We’re back from a week long trip in China and I really gotta say, it’s not what I expected. Awesome, just unexpected. We visited Xi’an and Beijing, in that order, and had guided tours arranged through a local travel agency here. Having only a week (5 days really when travel is factored in), we tried to cram in as much as possible and consequently, our tours weren’t at photographically ideal times. They were still immensely enjoyable, but I’d really have liked to visit the Great Wall at dusk and the Xi’an city wall at dawn. That wasn’t really in the cards this trip though, so c’est la vie. We intend to return to see Guilin and I’d like to take the time to make excursions at more well lit times. I think we can manage to get ourselves around Beijing without a tour guide now too…also we have friends there, so that makes everything easier!!

My friend Jason and I were housemates at University and he now works in Beijing and was able to bring his wife Lori and daughter Ella with him to the far east. They were great hosts and showed us a great time while we were there. With any luck, they’ll still be around when we are able to make our return journey!

Outside of the surly cabbies and insistent hawkers, we had only great experiences with the people we encountered in our journeys. The people who were our guides and drivers were fantastic and even random people in restaurants offered to help us out with language difficulties unsolicited. In short, the people are largely lovely! Almost more often than not, we were as big an attraction as the exhibit or scene that we were visiting. In the provincial museum in Xi’an, I got more stares with my red beard than many of the artifacts there and I’m sure Toni and I found ourselves the subject of as many photos as we took there. Good times!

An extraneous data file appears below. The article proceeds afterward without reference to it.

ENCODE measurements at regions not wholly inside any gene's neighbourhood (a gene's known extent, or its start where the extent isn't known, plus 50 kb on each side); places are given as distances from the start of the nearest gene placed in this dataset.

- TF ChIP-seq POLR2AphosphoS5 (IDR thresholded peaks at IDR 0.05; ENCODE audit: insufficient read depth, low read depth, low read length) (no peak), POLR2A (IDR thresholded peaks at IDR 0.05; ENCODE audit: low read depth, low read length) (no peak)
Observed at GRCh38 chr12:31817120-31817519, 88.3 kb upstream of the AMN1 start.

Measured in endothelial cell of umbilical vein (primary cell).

I was really expecting more of a grey feeling of communism over everything, but with a few glaring and notable exceptions, we noticed that things were very much capitalist. There is a huge disparity of wealth and some of the villages that we could barely see through the trees as we whizzed by on the highway looked bombed out and abandoned. Our guide in Xi’an even mentioned that most of the new construction that is going up on the edges of town is totally empty. Weird little things like that made an impression visually, but we were never really in a position to make images of them. Possibly by design, maybe not, who knows. We did get the feeling at times that we were being watched more than usual…did I mention the cameras? Tiananmen Square alone had upwards of eight to ten cameras on each of probably one hundred lamp poles pointing each and every direction. Freaky stuff. It’s definitely that Big Brother stuff that gets in one’s head. I think that’s the most troubling part of China. The people don’t have the freedom of action the way we in the west do. Things are changing bit by bit, and I’m sure they’ll be a little different when we visit next, but it’d be nice to see more of the freedoms we enjoy elsewhere.

And, off my soapbox!

I’m just getting into editing the photos I took and it’ll be a little while before posting, but I’ll be working diligently and will post as I come across shots I love!

Stay tuned!